2019 Assessment of the Rougheye and Blackspotted Rockfish Stock Complex in the Gulf of Alaska
Rougheye (Sebastes aleutianus) and blackspotted (S. melanostictus) rockfish inhabit the outer continental shelf and upper continental slope of the northeastern Pacific.
Rougheye (Sebastes aleutianus) and blackspotted (S. melanostictus) rockfish inhabit the outer continental shelf and upper continental slope of the northeastern Pacific. Their distribution extends around the arc of the North Pacific from Japan to Point Conception, California and includes the Bering Sea (Kramer and O’Connell 1988). The two species occur in sympatric distribution, with rougheye extending farther south along the Pacific Rim and blackspotted extending into the western Aleutian Islands (Orr and Hawkins 2008). The overlap of the two species is quite extensive, ranging primarily from southeast Alaska through the Alaska Peninsula (Gharrett et al. 2005, Orr and Hawkins 2008). The center of abundance for both species appears to be Alaskan waters, particularly the eastern Gulf of Alaska (GOA). Adults in the GOA inhabit a narrow band along the upper continental slope at depths of 300-500 m; outside of this depth interval, abundance decreases considerably (Ito, 1999). These species often co-occur with shortraker rockfish (Sebastes borealis).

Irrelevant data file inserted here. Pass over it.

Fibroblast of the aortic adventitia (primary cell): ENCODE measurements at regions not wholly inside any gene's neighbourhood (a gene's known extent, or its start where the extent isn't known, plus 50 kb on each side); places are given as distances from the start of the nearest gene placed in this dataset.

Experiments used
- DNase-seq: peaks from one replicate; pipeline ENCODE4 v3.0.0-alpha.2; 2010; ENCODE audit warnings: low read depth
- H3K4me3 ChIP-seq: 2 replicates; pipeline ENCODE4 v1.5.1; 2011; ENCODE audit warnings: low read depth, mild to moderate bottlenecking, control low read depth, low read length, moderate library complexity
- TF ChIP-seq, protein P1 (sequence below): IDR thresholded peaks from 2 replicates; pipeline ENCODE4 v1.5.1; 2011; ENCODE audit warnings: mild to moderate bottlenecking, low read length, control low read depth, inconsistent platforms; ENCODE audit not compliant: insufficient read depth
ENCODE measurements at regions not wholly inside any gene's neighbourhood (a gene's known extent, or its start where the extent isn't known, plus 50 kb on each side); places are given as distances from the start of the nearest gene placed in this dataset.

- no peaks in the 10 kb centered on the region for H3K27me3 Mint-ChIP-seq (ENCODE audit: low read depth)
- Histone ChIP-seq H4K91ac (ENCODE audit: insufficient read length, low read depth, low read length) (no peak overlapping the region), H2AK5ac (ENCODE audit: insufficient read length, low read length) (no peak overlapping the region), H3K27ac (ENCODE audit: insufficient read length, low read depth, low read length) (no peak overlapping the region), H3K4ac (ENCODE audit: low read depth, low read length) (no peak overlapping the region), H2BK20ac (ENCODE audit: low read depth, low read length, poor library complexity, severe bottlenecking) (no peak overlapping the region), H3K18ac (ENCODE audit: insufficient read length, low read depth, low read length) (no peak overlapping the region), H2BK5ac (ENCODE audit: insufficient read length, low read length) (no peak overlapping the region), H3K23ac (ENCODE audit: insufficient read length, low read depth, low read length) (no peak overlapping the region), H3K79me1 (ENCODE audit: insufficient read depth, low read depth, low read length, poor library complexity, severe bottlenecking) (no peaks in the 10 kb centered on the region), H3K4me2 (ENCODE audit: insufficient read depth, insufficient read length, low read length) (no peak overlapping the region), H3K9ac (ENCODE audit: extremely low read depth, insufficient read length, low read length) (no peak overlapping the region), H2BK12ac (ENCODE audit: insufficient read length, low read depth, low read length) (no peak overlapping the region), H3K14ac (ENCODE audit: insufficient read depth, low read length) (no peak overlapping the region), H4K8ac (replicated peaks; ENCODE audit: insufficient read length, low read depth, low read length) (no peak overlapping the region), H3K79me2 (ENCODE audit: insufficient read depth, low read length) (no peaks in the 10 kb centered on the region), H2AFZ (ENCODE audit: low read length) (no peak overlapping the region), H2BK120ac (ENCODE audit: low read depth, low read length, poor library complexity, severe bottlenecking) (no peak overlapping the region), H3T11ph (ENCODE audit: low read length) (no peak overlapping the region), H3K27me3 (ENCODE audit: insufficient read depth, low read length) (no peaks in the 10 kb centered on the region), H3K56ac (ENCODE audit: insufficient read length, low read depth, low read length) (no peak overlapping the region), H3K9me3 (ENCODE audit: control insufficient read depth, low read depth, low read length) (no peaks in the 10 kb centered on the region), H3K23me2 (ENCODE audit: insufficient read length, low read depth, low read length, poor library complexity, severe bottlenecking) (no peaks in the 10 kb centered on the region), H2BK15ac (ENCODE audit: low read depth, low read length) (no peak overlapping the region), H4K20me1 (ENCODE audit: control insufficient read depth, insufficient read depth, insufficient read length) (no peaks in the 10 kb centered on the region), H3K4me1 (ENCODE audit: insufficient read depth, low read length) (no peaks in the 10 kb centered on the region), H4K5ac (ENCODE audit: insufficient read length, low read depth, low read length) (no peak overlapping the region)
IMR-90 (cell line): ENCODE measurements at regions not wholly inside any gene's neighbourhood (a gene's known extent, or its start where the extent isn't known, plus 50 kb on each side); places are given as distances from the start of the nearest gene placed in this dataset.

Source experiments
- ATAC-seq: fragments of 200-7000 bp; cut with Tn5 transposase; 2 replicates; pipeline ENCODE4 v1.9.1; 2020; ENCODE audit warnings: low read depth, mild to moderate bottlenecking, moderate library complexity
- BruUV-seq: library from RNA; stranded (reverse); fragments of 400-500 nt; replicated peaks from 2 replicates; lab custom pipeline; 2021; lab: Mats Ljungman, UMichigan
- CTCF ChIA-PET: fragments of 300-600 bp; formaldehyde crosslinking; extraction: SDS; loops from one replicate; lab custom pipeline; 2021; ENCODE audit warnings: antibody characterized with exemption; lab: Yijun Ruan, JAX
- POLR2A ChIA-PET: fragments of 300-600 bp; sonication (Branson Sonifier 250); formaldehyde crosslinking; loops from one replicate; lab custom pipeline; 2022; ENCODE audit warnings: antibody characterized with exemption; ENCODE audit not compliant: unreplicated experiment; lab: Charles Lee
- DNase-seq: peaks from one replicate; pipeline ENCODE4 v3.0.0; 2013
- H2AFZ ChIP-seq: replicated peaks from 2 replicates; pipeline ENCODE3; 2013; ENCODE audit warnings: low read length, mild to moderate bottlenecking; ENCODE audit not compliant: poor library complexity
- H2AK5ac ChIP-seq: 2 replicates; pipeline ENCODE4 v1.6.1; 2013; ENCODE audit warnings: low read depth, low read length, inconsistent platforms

Though relatively little is known about their biology and life history, rougheye and blackspotted (RE/BS) rockfish appear to be K-selected with late maturation, slow growth, extreme longevity, and low natural mortality. As with other Sebastes species, RE/BS rockfish are ovoviviparous, where fertilization and incubation of eggs is internal and embryos receive at least some maternal nourishment. There have been no studies on fecundity of RE/BS in Alaska. One study on their reproductive biology indicated that rougheye had protracted reproductive periods, and that parturition (larval release) may take place in December through April (McDermott 1994). There is no information as to when males inseminate females or if migrations for spawning/breeding occur. The larval stage is pelagic, but larval studies are hindered because the larvae at present can only be positively identified by genetic analysis, which is labor-intensive. The post-larvae and early young-of-the-year stages also appear to be pelagic (Matarese et al. 1989, Gharrett et al. 2002). Genetic techniques have been used recently to identify post-larval RE/BS rockfish from opportunistically collected samples in epipelagic waters far offshore in the Gulf of Alaska, which is the only documentation of habitat preference for this life stage.